To hear Roger Stone tell it, his Instagram post attacking the judge presiding over a case that could send him to prison for years was a momentary lapse in judgment, something he didn’t even really review or process.

Yeah. The judge wasn’t buying it, either.

On Thursday, Judge Amy Berman Jackson slapped a gag order on Stone, after a post in which he attacked her and special counsel Robert S. Mueller III’s probe. The post included an image of her with what look like crosshairs next to her head. Jackson implied that she didn’t believe it was just an innocent mistake. And looking at the transcript, it’s pretty apparent how ridiculous Stone’s explanations were.

Let’s run through them.

1. Who posted it

Stone said at one point that he, at first, thought a volunteer had posted the Instagram but that he later realized that he did.

Q: Who exactly posted this photo on your Instagram account? 
STONE: I did. 
Q: It was not a volunteer? 
STONE: No. Initially I thought it was. I do many posts a day. I had to go back and look at it. I didn’t think about this appropriately, as I said.

Stone would later return to the idea that he simply does so many social media postings that this one got lost in the shuffle, saying, “I do 10 of these a day.”

But this was a post in which Stone attacked a federal judge whose rulings could lead to his incarceration. It had a very specific, conspiratorial message. Anybody with any sense would realize it is the kind of thing that could land Stone in hot water — if not in jail. It was also just a few days ago. And Stone says he wasn’t even sure if he posted it?

2. Shifting explanations

Stone’s defense seemed to rest on the idea that someone else selected the image and that he didn’t really process it or the crosshairs. But even on that point, he shifted.

“I did not select the image,” he said initially, “I did not review it, and I didn’t take into consideration the implications.” He added that it was his responsibility . . . but also: “I just did not look at it. I didn’t review it properly; that was my fault.”

But later, Stone revealed that he was presented with multiple images, at which point he selected the one he did (which included the apparent crosshairs):

Q. How many images did you have? 
STONE. They gave me two or three. 
Q. What were the others? 
STONE. I don’t recall. 
JACKSON: You had a choice? 
STONE: It was random. It was an error, Your Honor. 
JACKSON: Okay. I’m just trying to get to the facts here. We started with somebody else did it and you didn’t see it. Then it was, “No, somebody else found it, but I posted it.” Now you’re telling me somebody else found more than one image and you chose this one, is that correct? 
STONE: Just randomly, yes, Your Honor. 
JACKSON: You closed your eyes and picked? 
STONE: No, I just -- I do ten of these a day. I’m -- I’m trying to struggle with the situation. 
JACKSON: Randomly does not involve the application of human intelligence. You looked at multiple pictures and you chose one, is that correct – 
STONE: Yes, but – 
JACKSON: -- or not correct? 
STONE: That is correct.

In sum: Stone did “choose” the image, but he didn’t “review” it? His explanation shifted from “I did not select the image” to somehow mindlessly picking from a number of options.

So technically speaking, he did select the image. And again, his defense rests on the idea that he didn’t even really pay attention to a post with huge and obvious personal implications.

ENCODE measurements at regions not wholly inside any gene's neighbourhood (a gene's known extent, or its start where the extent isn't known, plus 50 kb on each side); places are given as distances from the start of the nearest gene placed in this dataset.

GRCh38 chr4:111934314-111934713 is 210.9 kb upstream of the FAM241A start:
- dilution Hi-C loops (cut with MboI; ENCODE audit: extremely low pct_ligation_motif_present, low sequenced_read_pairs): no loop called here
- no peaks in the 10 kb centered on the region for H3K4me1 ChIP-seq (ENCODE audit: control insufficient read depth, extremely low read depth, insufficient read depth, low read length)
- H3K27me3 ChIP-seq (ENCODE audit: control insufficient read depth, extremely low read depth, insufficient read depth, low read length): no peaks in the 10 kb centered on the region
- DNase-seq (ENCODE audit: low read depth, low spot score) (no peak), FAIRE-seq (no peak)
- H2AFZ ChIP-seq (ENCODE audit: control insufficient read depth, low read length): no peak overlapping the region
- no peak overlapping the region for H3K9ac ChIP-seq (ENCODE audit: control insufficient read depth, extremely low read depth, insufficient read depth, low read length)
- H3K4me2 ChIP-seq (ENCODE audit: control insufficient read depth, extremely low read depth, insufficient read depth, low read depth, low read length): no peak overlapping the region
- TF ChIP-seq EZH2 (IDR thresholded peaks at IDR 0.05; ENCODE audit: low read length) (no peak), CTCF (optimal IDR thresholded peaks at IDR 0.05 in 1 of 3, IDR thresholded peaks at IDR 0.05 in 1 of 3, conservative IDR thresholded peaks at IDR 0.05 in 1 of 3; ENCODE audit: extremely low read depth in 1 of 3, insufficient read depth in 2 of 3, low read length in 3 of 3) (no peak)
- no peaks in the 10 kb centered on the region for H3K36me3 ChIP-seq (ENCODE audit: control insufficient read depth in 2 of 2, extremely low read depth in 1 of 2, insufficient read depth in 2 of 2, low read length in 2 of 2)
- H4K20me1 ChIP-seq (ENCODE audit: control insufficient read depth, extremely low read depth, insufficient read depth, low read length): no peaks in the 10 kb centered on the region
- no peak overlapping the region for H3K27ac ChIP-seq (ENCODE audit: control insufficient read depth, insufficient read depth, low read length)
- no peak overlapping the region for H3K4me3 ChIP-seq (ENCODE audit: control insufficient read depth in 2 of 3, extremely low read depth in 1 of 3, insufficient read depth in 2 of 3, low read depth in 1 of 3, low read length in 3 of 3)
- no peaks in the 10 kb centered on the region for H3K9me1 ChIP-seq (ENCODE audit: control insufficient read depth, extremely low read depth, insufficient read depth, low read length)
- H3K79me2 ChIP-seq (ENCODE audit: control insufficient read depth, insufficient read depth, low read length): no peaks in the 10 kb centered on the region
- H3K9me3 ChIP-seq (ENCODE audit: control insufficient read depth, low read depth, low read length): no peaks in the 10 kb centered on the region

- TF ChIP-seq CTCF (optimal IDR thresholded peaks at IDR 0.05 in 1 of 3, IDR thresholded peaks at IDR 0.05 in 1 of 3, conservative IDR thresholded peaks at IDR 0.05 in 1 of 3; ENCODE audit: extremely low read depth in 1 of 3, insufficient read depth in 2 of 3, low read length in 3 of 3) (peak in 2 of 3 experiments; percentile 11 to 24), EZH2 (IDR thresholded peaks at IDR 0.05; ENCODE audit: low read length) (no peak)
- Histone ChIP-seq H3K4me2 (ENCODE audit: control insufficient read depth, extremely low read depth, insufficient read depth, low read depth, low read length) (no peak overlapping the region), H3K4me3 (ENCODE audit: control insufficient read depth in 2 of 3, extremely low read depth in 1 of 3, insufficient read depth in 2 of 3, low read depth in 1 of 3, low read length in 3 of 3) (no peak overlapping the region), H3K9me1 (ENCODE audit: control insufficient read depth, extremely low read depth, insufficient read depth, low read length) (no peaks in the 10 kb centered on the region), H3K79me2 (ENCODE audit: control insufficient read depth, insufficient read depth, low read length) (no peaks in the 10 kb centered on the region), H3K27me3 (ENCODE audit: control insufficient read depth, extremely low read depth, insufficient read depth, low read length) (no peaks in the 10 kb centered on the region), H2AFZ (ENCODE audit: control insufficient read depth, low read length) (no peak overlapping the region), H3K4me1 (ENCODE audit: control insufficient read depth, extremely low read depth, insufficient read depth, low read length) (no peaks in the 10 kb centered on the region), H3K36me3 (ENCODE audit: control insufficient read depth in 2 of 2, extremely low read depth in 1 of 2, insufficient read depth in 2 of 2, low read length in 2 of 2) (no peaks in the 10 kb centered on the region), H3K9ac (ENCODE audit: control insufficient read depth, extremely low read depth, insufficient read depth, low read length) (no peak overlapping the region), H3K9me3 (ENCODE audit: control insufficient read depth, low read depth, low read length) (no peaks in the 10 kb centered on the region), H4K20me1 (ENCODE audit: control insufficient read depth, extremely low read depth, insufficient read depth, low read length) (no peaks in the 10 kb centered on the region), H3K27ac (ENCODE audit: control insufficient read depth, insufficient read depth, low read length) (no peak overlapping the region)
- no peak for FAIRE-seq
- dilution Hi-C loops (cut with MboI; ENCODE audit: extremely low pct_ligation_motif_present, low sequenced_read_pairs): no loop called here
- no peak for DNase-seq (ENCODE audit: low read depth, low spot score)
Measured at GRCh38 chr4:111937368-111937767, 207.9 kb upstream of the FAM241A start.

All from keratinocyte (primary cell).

3. Who his volunteers are

To hear Stone tell it, a group of six volunteers who handle his social media are mostly responsible for the mess he’s in. Yet, he doesn’t even know their names and hasn’t bothered to check since this whole thing blew up:

Q: Mr. Stone, you’ve mentioned a couple of times now the five or six volunteers, but I’ve only heard two names. Can you give us the list of the five or six volunteers? 
STONE: I have Raymond Peres -- I can’t really recall. People come and go. They’re all part of the same group. Tyler White does some posting for me, mostly on Facebook. I’m sorry, I don’t recall the others. It’s a revolving situation. 
Q: You say it’s a revolving situation, but we’re talking about a post from four days ago. What was the list as of four days ago? 
STONE: I’ve given you the names that I recall. 
Q: You’re saying there are other names that you don’t recall? 
STONE: I have had -- I would have to go back and examine -- I mean, it has been a whirlwind, sir. I would have to go back and examine it. I would have to think about who was there and try to reconstruct it. 
Q: So as you sit here today you cannot remember the names of all of the volunteers – 
STONE: Everybody who’s – 
Q:  Let me finish the question. You cannot remember the names of all the volunteers who were working for you four days ago? 
STONE: Correct. 
Q: You cannot remember the names of all the people who had access to your cellphone four days ago? 
STONE: Correct.

This, again, strains credulity. Even if you somehow didn’t know the names of all the volunteers who have access to your phone and social media accounts, you are facing a rebuke from a federal judge over your use of social media. At that point, you wouldn’t even do an inventory of the people involved?

It’s not difficult to look at Stone’s history and think that this is all part of an elaborate strategy — not necessarily a smart one but a strategy, nonetheless. Maybe he’s counting on a pardon and is trying to undermine the legal system for President Trump in the meantime. Maybe he realizes he’s sunk, and he might as well go out swinging.

But regardless of the motivation, this transcript paints a picture of a guy who wasn’t really telling the whole truth about all this — which is exactly how Jackson saw it.

“No, Mr. Stone, I am not giving you another chance,” she said in issuing her ruling. “I have serious doubts about whether you’ve learned any lesson at all.”

She added: “Thank you, but the apology rings quite hollow.”